While the technical skill and dimensionality cannot be disputed, there are still odd anomalies: Why are the beasts’ ears consistently placed behind the horns on the neck?  If these were ‘prayers’ for good hunting, why is the reindeer, the most commonly hunted food in the area at the time, not depicted at all?  No one lived in this cave – one of many in the area; others were inhabited – so how was it used, and how were these figures viewed?

Pollen analysis and archaeological digs have told us quite a bit about the life of the people around Lascaux at this moment in time (the paintings are thought to have been painted over a fairly short time, maybe a few years, maybe as much as 200 years).  Books have been written on all this, and there is no point in recapitulating them here.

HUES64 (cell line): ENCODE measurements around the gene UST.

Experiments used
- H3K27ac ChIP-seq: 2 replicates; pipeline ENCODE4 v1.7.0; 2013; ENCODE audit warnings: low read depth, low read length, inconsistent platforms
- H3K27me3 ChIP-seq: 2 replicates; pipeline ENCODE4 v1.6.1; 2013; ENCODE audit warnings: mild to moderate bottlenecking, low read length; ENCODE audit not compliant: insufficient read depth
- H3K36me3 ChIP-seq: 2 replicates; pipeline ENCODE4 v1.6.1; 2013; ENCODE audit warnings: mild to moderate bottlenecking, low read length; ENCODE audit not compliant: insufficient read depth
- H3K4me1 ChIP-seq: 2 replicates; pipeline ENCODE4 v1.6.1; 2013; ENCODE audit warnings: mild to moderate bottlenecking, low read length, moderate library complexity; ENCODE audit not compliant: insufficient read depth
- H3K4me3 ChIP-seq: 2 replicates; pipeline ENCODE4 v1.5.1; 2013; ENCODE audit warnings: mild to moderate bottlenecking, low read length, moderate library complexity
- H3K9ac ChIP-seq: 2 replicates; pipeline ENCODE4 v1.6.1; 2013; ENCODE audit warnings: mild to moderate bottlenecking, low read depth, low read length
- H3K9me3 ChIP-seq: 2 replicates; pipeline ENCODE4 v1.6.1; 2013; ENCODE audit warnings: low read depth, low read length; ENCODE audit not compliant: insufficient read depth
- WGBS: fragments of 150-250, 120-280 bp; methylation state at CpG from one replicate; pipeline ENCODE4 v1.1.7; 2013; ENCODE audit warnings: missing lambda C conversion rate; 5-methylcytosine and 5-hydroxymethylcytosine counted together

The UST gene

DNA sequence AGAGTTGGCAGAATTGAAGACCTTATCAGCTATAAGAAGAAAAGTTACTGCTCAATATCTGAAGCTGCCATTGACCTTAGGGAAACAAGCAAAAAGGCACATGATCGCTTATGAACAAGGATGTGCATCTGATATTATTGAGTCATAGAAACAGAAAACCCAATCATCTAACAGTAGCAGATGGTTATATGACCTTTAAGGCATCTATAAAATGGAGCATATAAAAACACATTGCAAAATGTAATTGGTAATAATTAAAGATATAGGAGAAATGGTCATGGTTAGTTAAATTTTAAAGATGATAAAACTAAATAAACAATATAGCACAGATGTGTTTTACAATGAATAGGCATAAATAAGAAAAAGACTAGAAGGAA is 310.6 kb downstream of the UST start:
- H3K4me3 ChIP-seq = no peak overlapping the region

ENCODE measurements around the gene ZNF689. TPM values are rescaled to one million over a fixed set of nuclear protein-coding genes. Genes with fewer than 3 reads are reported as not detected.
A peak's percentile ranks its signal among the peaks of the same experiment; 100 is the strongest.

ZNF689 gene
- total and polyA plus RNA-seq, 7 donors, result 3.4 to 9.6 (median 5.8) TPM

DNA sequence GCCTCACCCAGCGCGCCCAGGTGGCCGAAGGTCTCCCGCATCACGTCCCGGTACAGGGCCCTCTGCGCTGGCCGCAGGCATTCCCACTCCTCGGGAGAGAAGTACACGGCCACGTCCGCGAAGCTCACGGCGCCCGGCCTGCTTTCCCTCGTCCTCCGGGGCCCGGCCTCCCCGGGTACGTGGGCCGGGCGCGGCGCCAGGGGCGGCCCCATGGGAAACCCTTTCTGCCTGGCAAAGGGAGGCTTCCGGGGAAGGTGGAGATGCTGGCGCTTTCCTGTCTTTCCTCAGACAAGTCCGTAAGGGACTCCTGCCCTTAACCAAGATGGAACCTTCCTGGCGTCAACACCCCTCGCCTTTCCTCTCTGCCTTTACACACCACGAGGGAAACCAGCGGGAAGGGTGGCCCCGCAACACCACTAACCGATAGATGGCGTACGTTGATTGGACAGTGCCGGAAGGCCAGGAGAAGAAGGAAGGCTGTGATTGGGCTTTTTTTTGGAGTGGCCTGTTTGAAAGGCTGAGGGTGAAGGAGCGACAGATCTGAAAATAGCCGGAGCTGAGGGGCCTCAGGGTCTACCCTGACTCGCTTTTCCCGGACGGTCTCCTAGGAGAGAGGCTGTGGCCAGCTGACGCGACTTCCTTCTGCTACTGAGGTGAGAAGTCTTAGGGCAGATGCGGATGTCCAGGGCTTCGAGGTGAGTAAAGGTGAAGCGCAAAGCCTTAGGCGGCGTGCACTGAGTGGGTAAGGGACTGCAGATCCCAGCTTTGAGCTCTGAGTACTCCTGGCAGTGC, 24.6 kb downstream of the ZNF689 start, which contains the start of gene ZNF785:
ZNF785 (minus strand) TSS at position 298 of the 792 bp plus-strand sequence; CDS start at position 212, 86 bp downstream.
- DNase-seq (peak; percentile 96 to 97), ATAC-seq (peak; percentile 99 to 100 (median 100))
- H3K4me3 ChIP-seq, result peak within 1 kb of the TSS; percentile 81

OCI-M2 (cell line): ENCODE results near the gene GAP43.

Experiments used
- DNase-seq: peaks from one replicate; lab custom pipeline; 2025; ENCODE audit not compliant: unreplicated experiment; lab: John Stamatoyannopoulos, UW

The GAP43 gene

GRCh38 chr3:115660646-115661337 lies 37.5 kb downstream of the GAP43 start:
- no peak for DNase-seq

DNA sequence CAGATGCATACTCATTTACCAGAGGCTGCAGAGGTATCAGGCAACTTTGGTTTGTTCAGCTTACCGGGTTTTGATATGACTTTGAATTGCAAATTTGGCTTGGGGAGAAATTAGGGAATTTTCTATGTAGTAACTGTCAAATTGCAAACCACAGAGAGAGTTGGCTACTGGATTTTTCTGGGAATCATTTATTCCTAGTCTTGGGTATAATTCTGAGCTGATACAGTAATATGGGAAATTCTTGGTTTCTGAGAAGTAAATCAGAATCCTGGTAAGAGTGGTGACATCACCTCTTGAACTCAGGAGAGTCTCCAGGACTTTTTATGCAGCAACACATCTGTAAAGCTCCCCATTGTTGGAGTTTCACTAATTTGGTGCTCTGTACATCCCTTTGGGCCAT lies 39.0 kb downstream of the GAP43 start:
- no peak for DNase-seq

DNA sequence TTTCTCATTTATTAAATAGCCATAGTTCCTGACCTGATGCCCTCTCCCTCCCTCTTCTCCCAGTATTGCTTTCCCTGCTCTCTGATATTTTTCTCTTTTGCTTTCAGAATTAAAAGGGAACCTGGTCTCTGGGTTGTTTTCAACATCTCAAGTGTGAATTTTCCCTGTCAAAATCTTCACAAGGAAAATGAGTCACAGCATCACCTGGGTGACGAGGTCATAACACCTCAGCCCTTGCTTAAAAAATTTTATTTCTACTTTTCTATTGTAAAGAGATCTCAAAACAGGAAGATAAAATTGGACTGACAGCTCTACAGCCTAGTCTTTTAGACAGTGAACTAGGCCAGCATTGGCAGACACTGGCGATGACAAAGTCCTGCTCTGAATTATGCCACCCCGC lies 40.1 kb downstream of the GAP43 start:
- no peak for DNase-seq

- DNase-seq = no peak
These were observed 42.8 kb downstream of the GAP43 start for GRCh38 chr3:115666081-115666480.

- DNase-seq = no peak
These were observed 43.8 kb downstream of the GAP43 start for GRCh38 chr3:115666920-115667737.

The point is that this is a milestone in the development of art.  Who knows how many caves still hide their treasures underground in this and other regions?  Who knows how many have been lost to the depredations of time and water?  How lucky we are to have this, even in replica!

With such art, the separation between Man and the other animals is complete, or as complete as it gets in our animal body. The homo’s who did this are clearly already sapiens sapiens (the man who knows he knows).  That separation and the control over nature that marks it that began with the opposable thumb some 4 million years ago, the control of fire around 100,000 years back, and the ritualization of burial (which implies symbolic thought beyond the animal).  But Lascaux, whatever the practical or conceptual purpose behind this never inhabited but richly decorated cavern, speaks distinctly to us from a past that so often whispers.

It has always been something I wanted to see and it was worth the trip – I offer up a little prayer to the one who was the master painter of these who pre-figured Rembrandt, Michaelangelo, Matisse, Degas, and Picasso.